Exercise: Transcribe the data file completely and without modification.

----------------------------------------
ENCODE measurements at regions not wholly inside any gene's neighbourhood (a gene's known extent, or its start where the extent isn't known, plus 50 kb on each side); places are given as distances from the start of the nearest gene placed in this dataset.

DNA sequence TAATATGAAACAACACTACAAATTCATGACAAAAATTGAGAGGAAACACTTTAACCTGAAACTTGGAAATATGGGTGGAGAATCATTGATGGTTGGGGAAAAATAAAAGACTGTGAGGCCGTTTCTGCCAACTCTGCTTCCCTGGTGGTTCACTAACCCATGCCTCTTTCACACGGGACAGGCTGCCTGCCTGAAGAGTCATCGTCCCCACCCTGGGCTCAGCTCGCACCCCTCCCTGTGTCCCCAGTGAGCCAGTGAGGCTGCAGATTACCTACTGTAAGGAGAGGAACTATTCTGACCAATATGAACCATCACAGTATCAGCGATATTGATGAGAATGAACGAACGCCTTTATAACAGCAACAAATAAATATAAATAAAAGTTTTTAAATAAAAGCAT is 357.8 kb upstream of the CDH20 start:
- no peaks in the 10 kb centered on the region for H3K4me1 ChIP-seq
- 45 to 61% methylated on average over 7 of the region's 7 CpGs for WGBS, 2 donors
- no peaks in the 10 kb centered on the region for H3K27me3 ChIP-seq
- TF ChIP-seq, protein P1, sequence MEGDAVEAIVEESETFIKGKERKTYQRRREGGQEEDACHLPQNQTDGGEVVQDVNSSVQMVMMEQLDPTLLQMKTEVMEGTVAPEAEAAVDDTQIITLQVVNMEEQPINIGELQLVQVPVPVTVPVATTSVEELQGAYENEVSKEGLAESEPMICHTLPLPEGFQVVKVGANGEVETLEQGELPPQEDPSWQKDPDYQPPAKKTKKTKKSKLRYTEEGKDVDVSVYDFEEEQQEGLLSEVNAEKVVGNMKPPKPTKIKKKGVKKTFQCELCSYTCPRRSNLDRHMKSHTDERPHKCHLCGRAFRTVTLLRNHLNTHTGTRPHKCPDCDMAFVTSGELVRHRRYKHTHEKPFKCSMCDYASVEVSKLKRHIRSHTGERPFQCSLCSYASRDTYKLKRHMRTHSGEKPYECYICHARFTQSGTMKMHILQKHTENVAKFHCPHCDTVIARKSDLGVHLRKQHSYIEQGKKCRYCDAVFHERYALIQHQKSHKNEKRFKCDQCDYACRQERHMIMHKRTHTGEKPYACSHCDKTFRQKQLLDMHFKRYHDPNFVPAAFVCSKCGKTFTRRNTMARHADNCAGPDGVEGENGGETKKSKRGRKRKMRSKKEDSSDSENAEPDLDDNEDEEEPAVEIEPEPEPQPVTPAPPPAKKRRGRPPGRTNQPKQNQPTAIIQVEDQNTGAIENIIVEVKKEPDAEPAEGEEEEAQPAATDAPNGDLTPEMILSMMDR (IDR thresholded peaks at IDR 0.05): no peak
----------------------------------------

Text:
ENCODE measurements at regions not wholly inside any gene's neighbourhood (a gene's known extent, or its start where the extent isn't known, plus 50 kb on each side); places are given as distances from the start of the nearest gene placed in this dataset.

DNA sequence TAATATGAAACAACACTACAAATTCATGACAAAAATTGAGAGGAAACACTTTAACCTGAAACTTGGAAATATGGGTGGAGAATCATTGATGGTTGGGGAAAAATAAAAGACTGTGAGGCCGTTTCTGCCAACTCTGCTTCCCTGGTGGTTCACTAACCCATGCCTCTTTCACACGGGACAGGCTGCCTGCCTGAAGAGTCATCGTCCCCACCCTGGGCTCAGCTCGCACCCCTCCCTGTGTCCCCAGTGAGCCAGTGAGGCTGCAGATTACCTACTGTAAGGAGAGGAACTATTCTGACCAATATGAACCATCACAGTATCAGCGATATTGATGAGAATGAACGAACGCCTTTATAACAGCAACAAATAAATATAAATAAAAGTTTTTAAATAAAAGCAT is 357.8 kb upstream of the CDH20 start:
- no peaks in the 10 kb centered on the region for H3K4me1 ChIP-seq
- 45 to 61% methylated on average over 7 of the region's 7 CpGs for WGBS, 2 donors
- no peaks in the 10 kb centered on the region for H3K27me3 ChIP-seq
- TF ChIP-seq, protein P1, sequence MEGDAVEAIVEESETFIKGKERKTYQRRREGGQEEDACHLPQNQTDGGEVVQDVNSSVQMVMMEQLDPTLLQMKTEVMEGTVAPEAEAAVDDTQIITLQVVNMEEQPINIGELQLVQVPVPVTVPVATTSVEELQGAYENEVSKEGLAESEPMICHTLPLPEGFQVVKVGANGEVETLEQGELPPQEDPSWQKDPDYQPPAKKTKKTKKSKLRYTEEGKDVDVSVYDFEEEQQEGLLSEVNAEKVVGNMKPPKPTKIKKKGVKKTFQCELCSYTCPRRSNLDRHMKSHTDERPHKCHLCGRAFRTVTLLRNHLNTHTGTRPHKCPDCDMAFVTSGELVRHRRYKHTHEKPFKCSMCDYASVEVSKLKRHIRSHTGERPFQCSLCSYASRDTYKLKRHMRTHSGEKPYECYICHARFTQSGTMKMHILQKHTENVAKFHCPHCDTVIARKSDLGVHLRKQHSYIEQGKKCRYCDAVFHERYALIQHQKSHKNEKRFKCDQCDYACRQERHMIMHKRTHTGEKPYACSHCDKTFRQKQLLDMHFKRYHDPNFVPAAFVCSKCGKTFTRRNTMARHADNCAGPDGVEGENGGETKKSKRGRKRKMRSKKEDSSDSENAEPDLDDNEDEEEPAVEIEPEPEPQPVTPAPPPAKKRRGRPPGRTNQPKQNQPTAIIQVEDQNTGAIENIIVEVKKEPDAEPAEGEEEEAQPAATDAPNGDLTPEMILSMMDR (IDR thresholded peaks at IDR 0.05): no peak